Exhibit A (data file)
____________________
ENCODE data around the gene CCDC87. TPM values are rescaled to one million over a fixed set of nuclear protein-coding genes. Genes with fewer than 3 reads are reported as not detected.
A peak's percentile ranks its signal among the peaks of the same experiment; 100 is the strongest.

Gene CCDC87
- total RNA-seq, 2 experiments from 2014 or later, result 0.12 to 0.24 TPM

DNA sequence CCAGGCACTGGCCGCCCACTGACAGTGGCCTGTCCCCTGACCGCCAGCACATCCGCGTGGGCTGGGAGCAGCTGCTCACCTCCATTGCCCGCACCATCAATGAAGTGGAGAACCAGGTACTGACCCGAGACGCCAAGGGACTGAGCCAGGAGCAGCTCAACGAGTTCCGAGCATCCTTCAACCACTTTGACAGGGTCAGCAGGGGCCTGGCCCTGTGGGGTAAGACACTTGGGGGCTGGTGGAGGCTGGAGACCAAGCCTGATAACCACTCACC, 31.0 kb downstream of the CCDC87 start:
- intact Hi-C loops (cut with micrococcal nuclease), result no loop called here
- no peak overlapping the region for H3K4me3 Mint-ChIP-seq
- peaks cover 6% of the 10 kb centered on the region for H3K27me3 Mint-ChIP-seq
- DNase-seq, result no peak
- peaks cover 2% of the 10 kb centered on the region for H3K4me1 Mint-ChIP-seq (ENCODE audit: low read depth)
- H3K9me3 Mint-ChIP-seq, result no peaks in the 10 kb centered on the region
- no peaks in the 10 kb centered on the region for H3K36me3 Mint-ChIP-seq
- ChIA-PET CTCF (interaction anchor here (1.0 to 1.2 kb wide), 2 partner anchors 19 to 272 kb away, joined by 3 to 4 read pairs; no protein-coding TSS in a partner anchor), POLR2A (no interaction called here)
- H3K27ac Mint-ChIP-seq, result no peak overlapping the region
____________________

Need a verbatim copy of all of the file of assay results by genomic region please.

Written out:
ENCODE data around the gene CCDC87. TPM values are rescaled to one million over a fixed set of nuclear protein-coding genes. Genes with fewer than 3 reads are reported as not detected.
A peak's percentile ranks its signal among the peaks of the same experiment; 100 is the strongest.

Gene CCDC87
- total RNA-seq, 2 experiments from 2014 or later, result 0.12 to 0.24 TPM

DNA sequence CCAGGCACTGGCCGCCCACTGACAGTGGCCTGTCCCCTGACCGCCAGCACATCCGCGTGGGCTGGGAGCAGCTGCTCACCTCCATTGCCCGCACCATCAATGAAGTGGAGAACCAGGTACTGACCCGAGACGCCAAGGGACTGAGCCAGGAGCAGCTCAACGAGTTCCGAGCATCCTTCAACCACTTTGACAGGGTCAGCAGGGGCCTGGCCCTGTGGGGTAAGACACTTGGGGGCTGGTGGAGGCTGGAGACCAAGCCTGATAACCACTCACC, 31.0 kb downstream of the CCDC87 start:
- intact Hi-C loops (cut with micrococcal nuclease), result no loop called here
- no peak overlapping the region for H3K4me3 Mint-ChIP-seq
- peaks cover 6% of the 10 kb centered on the region for H3K27me3 Mint-ChIP-seq
- DNase-seq, result no peak
- peaks cover 2% of the 10 kb centered on the region for H3K4me1 Mint-ChIP-seq (ENCODE audit: low read depth)
- H3K9me3 Mint-ChIP-seq, result no peaks in the 10 kb centered on the region
- no peaks in the 10 kb centered on the region for H3K36me3 Mint-ChIP-seq
- ChIA-PET CTCF (interaction anchor here (1.0 to 1.2 kb wide), 2 partner anchors 19 to 272 kb away, joined by 3 to 4 read pairs; no protein-coding TSS in a partner anchor), POLR2A (no interaction called here)
- H3K27ac Mint-ChIP-seq, result no peak overlapping the region